Filing Bankruptcy to Stop a California Civil Default Judgment

By Kevin Owen

A default judgment is entered by a California judge when you fail to respond to a lawsuit in which you are named as the defendant within 30 days. Once an order of default is issued, the judge generally awards the creditor who filed the suit, called the plaintiff, some or all of the monetary damages sought in the lawsuit. Since the judgment award creates a debt that you owe the plaintiff, you may be able to have the debt discharged in bankruptcy depending on the type of bankruptcy you file and claims raised in the lawsuit against you.

Automatic Stay

When you file for consumer bankruptcy, either through liquidation in Chapter 7 or a repayment plan in Chapter 13, you are immediately given protection against your creditor's attempts to collect debts owed. This automatic stay under the bankruptcy law prohibits all creditors, even the plaintiff who obtained the default judgment, from taking any action to demand payment. The automatic stay protections are so powerful that if a creditor willfully ignores your right to be free from harassment, you may file a lawsuit against the creditor to recover damages.

Discharge of the Debt

At the conclusion of your bankruptcy, most types of monetary awards owed to the plaintiff will be partially or fully discharged by the court. If you filed Chapter 7 bankruptcy and did not have assets liquidated by the court to pay your creditors, the default judgment award is fully discharged in your bankruptcy. If you had assets in your Chapter 7 bankruptcy or you filed for Chapter 13 bankruptcy, the plaintiff may be eligible to receive a small portion of the default judgment award. At the conclusion of your bankruptcy, any unpaid portion of the judgment will be discharged. Not all civil judgments are subject to discharge in bankruptcy. For example, judgments issued against you in a personal injury case survive bankruptcy. According to the U.S. Bankruptcy Code, these nondischargeable judgments include claims filed in cases of "willful and malicious injury," certain tax debts, child support and alimony payments, or judgments for fraud and embezzlement.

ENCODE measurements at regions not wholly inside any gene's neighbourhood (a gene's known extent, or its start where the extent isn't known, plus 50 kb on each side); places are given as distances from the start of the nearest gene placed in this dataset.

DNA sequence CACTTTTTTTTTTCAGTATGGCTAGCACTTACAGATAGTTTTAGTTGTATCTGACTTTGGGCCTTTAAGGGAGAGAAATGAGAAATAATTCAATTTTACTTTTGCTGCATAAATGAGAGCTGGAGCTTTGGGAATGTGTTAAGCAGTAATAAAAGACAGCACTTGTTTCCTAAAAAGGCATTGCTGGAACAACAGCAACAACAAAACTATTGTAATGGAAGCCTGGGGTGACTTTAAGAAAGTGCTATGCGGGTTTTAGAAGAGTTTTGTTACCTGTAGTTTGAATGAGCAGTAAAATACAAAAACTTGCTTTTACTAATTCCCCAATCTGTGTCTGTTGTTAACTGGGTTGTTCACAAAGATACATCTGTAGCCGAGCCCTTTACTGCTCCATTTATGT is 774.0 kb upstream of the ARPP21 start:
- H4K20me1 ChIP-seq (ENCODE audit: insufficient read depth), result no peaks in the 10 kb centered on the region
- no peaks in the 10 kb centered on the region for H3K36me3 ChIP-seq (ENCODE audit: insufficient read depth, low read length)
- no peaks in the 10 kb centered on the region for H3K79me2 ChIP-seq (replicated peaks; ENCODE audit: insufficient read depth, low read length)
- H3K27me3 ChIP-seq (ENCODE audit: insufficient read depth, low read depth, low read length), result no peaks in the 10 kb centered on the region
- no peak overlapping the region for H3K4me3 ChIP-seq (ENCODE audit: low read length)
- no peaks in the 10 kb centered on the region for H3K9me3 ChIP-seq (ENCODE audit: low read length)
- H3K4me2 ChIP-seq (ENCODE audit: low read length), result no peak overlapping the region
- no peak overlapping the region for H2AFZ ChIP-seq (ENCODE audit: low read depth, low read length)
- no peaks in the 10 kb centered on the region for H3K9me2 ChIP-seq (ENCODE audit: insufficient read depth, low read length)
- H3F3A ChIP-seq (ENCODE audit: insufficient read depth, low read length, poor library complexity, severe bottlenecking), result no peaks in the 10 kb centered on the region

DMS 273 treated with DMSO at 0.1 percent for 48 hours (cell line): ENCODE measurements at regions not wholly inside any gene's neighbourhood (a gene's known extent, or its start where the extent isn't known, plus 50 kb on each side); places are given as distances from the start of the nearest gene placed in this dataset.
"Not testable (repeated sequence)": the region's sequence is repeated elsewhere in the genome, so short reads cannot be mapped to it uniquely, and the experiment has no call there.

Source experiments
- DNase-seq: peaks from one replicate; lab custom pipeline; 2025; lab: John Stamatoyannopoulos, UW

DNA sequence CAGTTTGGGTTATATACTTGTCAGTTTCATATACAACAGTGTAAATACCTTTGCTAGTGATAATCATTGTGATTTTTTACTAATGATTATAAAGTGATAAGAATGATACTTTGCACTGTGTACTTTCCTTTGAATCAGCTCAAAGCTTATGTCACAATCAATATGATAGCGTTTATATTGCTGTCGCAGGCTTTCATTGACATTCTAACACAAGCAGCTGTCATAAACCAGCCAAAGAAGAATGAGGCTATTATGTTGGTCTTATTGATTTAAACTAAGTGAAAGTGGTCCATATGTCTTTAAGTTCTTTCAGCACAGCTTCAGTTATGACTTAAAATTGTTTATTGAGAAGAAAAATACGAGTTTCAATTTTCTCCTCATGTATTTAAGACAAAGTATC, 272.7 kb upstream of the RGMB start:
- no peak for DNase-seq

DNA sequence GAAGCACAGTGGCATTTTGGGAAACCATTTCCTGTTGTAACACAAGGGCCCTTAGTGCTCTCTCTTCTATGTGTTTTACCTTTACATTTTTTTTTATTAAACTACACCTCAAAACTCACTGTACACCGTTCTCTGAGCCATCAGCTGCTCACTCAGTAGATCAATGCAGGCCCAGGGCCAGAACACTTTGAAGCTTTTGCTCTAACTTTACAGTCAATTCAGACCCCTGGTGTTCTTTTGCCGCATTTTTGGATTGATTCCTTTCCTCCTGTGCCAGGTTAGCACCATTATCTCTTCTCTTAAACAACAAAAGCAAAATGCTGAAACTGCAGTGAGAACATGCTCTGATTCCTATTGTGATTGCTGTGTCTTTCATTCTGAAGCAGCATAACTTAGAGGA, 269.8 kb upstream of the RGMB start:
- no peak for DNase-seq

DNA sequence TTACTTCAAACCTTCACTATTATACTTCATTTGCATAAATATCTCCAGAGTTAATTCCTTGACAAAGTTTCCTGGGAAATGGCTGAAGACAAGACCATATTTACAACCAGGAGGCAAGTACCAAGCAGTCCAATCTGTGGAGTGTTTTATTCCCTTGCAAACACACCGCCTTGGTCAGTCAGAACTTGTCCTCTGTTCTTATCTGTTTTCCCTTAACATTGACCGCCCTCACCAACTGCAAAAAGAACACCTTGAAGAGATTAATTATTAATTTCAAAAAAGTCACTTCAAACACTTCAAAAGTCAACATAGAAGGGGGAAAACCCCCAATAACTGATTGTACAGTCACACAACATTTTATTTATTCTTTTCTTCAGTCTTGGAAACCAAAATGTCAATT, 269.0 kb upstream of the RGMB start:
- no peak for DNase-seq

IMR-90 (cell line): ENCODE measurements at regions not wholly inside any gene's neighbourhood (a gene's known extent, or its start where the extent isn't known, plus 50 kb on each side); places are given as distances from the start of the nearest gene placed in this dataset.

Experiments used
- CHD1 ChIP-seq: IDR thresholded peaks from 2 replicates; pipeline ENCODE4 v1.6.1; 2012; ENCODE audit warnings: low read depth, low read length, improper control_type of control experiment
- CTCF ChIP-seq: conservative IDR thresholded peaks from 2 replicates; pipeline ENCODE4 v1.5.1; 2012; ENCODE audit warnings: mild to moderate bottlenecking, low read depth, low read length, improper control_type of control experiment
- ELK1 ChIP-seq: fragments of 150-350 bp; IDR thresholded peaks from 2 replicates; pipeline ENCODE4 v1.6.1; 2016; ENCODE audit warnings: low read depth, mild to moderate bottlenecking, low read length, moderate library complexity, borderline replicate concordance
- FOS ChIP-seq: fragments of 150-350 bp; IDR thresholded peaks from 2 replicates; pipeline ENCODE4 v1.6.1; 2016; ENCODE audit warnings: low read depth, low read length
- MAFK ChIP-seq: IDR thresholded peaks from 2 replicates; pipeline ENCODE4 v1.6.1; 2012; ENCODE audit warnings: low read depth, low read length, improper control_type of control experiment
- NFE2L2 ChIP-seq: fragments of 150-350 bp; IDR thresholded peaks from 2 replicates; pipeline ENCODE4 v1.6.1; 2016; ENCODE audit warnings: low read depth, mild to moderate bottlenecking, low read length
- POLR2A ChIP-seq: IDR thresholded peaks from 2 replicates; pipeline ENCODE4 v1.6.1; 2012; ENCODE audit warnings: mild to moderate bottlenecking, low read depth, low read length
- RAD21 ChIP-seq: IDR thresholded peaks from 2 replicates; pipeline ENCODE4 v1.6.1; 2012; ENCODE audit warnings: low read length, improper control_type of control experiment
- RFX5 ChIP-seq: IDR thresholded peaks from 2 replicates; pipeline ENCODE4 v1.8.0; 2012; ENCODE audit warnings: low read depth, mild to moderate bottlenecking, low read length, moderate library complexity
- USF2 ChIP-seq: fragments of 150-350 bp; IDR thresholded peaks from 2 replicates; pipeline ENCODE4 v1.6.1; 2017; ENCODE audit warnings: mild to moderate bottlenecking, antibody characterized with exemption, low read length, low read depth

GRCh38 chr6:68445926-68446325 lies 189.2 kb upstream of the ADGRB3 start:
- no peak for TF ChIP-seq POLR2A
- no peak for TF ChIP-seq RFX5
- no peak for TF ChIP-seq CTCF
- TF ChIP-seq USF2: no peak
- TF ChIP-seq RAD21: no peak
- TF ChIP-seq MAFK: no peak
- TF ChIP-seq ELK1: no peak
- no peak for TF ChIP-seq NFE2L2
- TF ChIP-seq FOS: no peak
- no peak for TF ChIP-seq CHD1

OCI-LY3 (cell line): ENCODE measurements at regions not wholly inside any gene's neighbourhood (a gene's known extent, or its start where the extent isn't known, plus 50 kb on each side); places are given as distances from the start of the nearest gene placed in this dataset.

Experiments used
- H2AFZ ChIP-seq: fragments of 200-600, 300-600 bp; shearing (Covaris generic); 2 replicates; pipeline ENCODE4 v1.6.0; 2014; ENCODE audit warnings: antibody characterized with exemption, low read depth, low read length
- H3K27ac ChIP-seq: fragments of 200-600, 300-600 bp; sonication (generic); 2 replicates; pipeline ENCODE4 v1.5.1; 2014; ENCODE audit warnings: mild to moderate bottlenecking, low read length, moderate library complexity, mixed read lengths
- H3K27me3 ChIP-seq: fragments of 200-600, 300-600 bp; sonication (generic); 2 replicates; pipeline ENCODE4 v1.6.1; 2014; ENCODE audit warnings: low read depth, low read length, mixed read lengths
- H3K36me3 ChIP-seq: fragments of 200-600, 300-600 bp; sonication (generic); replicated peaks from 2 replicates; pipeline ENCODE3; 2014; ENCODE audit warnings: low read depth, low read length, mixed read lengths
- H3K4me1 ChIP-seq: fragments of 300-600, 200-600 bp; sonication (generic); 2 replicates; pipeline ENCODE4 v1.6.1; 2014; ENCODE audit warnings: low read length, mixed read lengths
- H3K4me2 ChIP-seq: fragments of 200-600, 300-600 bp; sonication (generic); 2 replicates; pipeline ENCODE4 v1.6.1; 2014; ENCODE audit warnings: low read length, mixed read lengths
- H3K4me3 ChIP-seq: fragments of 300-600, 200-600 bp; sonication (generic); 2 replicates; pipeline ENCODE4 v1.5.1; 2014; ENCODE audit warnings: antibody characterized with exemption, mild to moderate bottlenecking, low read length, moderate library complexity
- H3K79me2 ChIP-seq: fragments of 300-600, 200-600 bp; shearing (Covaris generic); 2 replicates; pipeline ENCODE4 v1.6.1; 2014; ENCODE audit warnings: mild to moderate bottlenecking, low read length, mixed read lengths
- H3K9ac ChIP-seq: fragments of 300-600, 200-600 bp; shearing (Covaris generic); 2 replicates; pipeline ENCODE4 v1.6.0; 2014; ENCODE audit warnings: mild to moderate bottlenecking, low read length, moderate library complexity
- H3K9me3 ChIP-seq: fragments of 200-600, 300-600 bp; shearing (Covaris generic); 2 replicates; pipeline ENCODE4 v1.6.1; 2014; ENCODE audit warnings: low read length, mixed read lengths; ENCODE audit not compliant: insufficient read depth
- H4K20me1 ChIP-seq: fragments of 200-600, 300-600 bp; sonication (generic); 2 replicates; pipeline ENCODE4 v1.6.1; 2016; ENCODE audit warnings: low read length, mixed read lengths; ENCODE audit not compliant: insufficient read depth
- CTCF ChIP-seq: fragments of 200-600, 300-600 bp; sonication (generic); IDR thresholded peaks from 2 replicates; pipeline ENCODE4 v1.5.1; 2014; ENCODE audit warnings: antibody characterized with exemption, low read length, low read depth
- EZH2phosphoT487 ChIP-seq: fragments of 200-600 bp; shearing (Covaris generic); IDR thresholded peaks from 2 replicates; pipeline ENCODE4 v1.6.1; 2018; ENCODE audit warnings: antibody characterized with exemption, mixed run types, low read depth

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Judicial Liens

If the plaintiff in your lawsuit failed to register the default judgment with the court in order to obtain a judicial property lien against you, the monetary damages award is considered an unsecured debt in your bankruptcy and given a lower priority for payment under both Chapter 7 and Chapter 13 bankruptcy. However, if the plaintiff files an "abstract of judgment" with the clerk of the court, he can attach your property, seek to take possession and sell the property to satisfy your debt. Although bankruptcy will likely discharge your obligation to repay any monetary award owed to the plaintiff, it is more difficult to remove a judicial lien attached to your property.

Avoiding Liens

The bankruptcy court has the authority to order the California state court to remove a judicial lien attached to your property if you meet specific conditions. First, the lien must be the product of a lawsuit against you and not because you voluntarily agreed to it. Second, the plaintiff can not already be in possession of the property to which the lien is attached. For example, if the plaintiff has repossessed your car, you are not eligible to remove the judicial lien attached to it. Third, you can have the court automatically remove any judicial liens imposed on household goods, appliances and real estate, such as your home. Finally, you are able to remove any judicial lien placed on any property if the lien impairs your ability to fully benefit from any exemption on property during your bankruptcy.

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What Happens to Judgments in Bankruptcy?
 

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